Dijon Farr, small forward:
At Indian Hills-Ottumwa junior college, Farr logged time between the forward and guard spots, and that is why Krystkowiak recruited Farr. During his two year junior college stint Farr was an all-region player each year and started 64 of 66 games. Farr's strength is his defense where he lead the team in blocked shots and steals over the past two years, and he also averaged 10 points and five rebounds per game during that time. Do not expect Farr to lead the Utes in blocked shots, but his defense is what may set him apart when seeking playing time. Plus include that Farr can play multiple positions will give him a better chance to earn playing time this year. The guard position and the small forward spots that Farr can play are wide open with most of the competition coming from the 2011 class.
Anthony Odunsi, guard:
Odunsi signed with Utah on May, 6 after he was committed to Iowa State for almost a year. He made the switch, because there is a good chance that Odunsi could see the court early in his career. He was the leader of his Travis team that was one of the best teams in Texas and led the team to the Texas state semi-finals. Odunsi is the rare high-end scorer and a lock down defender. During his senior year he averaged 18.3 points per game and 2.2 steals per game. Odunsi is a combo guard, but expect him to play more of a shooting guard role in year one. In high school he only averaged 3.3 assists per game and that needs to improve if he wants to be a point guard at Utah. Spots are open next year and Odunsi wil get a chance to make his mark in the upcoming season.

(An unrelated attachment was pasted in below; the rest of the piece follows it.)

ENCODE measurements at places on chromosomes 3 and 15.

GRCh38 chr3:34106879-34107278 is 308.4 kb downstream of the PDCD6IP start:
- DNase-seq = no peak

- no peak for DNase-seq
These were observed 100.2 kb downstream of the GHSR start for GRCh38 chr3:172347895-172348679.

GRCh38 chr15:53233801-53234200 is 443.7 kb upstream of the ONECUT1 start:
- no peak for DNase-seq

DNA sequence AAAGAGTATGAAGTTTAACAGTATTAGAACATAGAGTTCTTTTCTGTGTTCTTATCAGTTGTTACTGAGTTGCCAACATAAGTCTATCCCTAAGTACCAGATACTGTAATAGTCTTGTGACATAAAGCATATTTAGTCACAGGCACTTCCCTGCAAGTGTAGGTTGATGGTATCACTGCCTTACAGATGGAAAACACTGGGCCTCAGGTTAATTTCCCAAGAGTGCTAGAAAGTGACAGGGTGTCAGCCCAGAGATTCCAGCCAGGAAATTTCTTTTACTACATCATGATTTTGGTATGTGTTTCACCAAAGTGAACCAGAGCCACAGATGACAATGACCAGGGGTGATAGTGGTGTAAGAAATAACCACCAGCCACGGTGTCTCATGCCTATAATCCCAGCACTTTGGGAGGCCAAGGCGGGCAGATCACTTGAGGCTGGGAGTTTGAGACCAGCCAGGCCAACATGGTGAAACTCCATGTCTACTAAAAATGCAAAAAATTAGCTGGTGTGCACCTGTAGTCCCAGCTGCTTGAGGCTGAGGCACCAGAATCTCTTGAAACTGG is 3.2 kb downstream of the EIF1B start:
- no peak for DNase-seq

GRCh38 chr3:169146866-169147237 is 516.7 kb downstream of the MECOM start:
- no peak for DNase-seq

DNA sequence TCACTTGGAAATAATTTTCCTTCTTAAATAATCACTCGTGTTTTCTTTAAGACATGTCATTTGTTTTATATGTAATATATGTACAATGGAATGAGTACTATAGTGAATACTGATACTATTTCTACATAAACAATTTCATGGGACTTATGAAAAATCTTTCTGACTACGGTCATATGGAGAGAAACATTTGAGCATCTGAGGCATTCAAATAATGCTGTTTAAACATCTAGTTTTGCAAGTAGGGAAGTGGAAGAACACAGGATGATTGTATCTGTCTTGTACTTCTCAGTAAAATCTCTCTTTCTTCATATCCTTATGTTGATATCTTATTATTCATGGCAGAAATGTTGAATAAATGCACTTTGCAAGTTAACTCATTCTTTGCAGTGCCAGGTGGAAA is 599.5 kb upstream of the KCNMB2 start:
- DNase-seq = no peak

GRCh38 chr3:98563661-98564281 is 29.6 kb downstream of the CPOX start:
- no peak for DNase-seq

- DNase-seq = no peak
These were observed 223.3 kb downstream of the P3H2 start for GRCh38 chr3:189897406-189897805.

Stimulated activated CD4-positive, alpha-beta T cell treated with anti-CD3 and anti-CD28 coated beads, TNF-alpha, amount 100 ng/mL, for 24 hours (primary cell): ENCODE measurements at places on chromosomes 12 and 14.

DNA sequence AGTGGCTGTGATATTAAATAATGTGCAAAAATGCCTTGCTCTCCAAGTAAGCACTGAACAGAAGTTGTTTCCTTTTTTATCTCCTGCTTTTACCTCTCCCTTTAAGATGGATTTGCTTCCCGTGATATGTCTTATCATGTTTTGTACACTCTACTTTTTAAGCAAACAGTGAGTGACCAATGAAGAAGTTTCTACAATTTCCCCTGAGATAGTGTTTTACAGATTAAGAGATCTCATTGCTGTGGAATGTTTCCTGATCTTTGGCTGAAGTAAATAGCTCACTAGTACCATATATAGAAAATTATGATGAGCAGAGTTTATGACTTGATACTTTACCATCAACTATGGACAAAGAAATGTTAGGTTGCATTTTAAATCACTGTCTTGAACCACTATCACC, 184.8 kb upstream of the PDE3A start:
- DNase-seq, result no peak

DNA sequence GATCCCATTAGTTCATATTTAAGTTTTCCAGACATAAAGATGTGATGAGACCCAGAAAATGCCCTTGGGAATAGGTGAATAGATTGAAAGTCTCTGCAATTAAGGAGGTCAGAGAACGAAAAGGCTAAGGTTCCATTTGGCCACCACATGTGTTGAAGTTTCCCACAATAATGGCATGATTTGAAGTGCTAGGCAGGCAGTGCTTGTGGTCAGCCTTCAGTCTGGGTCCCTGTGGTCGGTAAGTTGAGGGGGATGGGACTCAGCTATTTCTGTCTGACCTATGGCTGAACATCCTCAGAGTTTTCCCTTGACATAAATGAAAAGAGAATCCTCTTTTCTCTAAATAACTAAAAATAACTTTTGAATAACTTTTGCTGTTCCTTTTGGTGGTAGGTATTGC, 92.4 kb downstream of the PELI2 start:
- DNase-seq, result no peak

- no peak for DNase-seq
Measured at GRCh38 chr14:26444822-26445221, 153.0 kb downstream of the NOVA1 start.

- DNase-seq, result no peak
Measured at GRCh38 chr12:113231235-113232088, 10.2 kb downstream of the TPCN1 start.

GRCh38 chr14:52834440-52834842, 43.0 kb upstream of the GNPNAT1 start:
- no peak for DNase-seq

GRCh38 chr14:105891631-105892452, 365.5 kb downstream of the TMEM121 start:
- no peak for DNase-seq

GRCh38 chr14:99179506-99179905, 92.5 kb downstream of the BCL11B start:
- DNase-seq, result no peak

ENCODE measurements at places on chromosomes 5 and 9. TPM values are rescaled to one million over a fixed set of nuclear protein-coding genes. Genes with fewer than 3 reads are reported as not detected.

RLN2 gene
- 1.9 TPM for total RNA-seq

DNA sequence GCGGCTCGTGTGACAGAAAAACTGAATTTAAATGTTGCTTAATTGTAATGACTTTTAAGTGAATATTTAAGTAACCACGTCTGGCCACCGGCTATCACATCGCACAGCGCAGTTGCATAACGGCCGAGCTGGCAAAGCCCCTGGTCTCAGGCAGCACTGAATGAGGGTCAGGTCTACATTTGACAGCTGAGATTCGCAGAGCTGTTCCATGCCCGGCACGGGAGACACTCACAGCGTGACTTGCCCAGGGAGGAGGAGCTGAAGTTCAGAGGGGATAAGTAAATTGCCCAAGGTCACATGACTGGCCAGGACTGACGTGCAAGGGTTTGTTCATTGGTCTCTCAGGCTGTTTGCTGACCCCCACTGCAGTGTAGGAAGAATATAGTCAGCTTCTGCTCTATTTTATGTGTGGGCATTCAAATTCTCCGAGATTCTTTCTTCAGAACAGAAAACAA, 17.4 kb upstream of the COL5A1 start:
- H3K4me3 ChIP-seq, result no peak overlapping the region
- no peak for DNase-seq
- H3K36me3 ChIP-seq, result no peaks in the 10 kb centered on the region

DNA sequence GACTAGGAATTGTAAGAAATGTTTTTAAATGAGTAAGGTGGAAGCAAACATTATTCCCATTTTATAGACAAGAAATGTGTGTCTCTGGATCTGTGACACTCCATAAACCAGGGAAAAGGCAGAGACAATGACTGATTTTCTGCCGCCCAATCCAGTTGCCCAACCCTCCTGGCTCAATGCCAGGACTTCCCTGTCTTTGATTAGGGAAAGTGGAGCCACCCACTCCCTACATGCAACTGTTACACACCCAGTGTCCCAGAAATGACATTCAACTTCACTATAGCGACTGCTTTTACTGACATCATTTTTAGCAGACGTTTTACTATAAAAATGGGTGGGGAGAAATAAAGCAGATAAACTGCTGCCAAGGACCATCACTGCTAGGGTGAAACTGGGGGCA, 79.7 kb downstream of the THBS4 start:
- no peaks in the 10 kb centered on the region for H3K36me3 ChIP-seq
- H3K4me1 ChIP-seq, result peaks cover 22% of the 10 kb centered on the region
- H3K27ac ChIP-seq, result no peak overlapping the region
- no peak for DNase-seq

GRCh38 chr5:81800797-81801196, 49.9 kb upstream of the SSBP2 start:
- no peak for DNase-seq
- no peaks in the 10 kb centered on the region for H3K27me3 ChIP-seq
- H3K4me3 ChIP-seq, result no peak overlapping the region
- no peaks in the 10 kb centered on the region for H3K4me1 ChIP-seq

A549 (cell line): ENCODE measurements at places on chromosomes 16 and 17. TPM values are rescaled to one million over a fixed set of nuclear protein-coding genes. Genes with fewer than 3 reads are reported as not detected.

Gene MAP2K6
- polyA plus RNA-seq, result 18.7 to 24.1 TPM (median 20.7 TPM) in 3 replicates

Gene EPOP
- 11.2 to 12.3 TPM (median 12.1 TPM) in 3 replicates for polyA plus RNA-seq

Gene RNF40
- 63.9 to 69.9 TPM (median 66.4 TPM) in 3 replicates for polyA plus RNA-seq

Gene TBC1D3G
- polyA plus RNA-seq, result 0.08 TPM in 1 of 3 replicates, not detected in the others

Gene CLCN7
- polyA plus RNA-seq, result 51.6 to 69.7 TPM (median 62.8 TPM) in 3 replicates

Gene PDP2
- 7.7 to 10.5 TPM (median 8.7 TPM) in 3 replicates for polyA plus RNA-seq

Aaron Dotson, shooting guard:
Dotson is coming to Utah after spending two years at LSU. Coming out of high school Dotson was a three-star recruit and rated as the 27th rated shooting guard in the country by Scout. While at LSU, Dotson was a starter in both years for LSU, but near the end of this past year he was removed from the starting lineup but he still played significant minutes. At LSU, Dotson was a solid role player who was a reliable player who scored just under six points in his two years at LSU. Dotson was just the fourth option at LSU and they played nine players 16 or minutes last season. Transferring to Utah will allow Dotson a chance to get more playing time then at LSU where he played 23 minutes per game. If Dotson were to play just above 30 minutes per game then Dotson could easily become a double-digit scorer for the Utes because of his accurate three-point shot. Dotson already has the three-point show down, but to get to that 30 minute mark per game he will need to improve on creating his own shot and not rely just on the three point shot. He will not be eligible to play until 2012-13, but if he was able to jump right into the SEC and start right away -- even for a bottom of the pack SEC team -- he should be able to see the court in his junior year with the Utes.
Glen Dean, guard:
Dean transfers from Eastern Washington to head to the Utes and will be eligible to play in the 2012-13 season. Dean was the freshman of the year for the Big Sky Conference and was named to the Big Sky all-second team this past season. Dean is on the small side at 5-foot-10 and only 170 pounds. At Eastern Washington, Dean was an impact player from the moment he stepped on the court by being able to score, but he does have moments where he disappears on the court. There were games where Dean would score over 20 points and then he would also have games where he was in single digits. His biggest asset is his three-point shooting where Dean shoots 42 percent from beyond the arc.
His scoring ability is what will get him on the court, because at his size he can be put in mismatches when on the defensive end. The move from the Big Sky to the Pac-12 is a big one but he was one of the best players in the Big Sky but their will be a learning curve for him. Being in such a large class this year, even though Dean will have to sit out before he can play he will be practicing with the 2011 class which will be most of the team he will be a part of come the 2012-13 season. Dean will have two years of eligibility remaining.